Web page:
SUNDAY 18th NOVEMBER 2012
Today I finished my Halloween themed-read, Audrey’s Guide to Witchcraft by Jody Gehrman, a Young Adult novel about a seventeen year old witch in training.
Falling in love, baking a magical cake, fighting an evil necromancer–it’s all in a day’s work for Audrey Oliver, seventeen-year-old witch-in-training. When her mother goes missing and her mysterious “cousin” shows up out of the blue, Audrey knows something’s gone horribly, dangerously wrong. Now it’s up to her to get her own magical powers up to speed before everyone she loves is destroyed by the sorcerer intricately connected to her mother’s secret past.
Audrey’s Guide to Witchcraft is more than just a novel; it’s a book of spells, a collection of easy recipes, a charming coming-of-age tale, an enchanting romance, and an action-packed adventure. As Audrey overcomes her insecurities and learns to protect herself against the wicked black magic of her nemesis, she grows into a heroine we can root for–a witch who knows that true power comes from deep within.
A great piece of fantasy that is poetically written.
What I appreciated the most was the poetic style of writing that the author has, her descriptions and use of language really caught my attention. I loved the flow and rhythm of the sentences which were so beautifully described, the author really has a way with words.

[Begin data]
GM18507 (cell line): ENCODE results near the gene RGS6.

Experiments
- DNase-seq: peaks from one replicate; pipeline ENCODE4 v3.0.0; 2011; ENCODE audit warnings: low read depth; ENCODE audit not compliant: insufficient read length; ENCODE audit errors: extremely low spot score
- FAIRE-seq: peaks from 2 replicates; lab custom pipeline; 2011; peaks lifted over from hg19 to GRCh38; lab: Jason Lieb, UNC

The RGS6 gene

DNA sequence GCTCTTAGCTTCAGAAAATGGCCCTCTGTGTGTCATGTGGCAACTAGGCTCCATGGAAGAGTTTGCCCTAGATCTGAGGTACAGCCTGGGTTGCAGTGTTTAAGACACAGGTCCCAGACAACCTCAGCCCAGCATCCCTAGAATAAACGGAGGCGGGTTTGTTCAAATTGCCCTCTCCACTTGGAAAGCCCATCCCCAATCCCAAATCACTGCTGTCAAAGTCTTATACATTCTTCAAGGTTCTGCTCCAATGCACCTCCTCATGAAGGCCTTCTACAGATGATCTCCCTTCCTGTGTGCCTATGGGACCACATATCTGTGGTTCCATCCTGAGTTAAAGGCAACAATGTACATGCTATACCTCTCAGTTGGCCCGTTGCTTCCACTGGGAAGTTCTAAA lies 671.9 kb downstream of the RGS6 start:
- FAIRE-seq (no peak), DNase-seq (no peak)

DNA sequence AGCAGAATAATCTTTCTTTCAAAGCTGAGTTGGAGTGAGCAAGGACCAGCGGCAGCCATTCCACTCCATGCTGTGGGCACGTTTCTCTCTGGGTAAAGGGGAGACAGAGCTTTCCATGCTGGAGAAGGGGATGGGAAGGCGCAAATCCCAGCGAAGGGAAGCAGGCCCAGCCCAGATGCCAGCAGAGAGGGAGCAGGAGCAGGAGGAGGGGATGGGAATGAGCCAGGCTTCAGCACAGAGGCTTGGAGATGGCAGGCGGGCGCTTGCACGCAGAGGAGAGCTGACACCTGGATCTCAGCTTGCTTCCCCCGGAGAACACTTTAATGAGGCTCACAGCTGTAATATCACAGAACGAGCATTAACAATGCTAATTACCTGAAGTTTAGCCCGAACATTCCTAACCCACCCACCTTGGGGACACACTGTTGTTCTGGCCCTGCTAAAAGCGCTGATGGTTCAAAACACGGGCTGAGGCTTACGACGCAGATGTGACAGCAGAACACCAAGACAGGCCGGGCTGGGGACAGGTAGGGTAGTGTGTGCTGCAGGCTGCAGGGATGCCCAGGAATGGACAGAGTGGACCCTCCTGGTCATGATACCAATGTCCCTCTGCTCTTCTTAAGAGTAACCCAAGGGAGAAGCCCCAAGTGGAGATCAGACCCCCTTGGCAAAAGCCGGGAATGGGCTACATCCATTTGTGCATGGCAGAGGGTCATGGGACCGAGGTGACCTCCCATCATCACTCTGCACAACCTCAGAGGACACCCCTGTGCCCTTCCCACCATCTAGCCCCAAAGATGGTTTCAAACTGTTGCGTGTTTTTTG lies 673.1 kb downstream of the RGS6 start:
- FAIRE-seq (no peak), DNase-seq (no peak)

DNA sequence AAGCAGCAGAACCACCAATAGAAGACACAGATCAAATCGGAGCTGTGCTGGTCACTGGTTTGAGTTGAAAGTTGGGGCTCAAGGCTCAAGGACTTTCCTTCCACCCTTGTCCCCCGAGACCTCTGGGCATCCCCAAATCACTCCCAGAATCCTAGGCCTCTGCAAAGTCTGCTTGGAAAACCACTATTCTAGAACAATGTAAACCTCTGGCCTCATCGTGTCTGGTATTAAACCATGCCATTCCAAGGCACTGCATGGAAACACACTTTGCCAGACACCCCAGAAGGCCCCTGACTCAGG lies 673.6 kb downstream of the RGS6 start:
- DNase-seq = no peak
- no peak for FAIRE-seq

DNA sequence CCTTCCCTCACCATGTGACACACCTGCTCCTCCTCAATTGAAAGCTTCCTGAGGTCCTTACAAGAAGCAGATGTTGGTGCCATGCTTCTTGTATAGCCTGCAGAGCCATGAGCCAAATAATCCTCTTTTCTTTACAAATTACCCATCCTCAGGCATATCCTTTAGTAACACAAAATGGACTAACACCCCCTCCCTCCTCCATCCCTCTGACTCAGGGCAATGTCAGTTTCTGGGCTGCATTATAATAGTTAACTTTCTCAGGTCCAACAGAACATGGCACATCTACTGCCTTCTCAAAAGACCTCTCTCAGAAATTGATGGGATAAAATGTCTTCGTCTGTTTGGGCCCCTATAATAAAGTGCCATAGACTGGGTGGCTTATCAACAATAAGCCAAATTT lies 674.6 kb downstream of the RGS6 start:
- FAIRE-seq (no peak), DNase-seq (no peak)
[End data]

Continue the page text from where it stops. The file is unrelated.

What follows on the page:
The sun had set but enough light remained to stain the splotchy clouds a beautiful orange (36%)
Buttery moon (41%)
And one of my favourites – totally fab desc:
We looked out over vineyards aflame in red and gold, brilliant fiery swaths of colour draped over rolling contours. The scene radiated peace. I sipped my water and watched the starlings swoop like a team of tiny acrobats. There were so many of them they formed a cloud in the air, one that changed shape and undulated constantly (43%)
Veins throbbed as if filled with ground glass (93%)
There is a great fantasy storyline carried by vivid character’s; such as cheerleader Dallas, who you love to hate, as well as Audrey’s adorable best friend Bridget. I particularly loved the contrast of Audrey’s younger sister Meg to that of her own character.
There is a sequel to the book so the end is left on a pleasant cliffhanger and I look forward to reading more books by Jody Gehrman. Her writing style reminded me of that which is similar to Rosemund Lupton.
Visit her website here.
Love Missuswolf xxx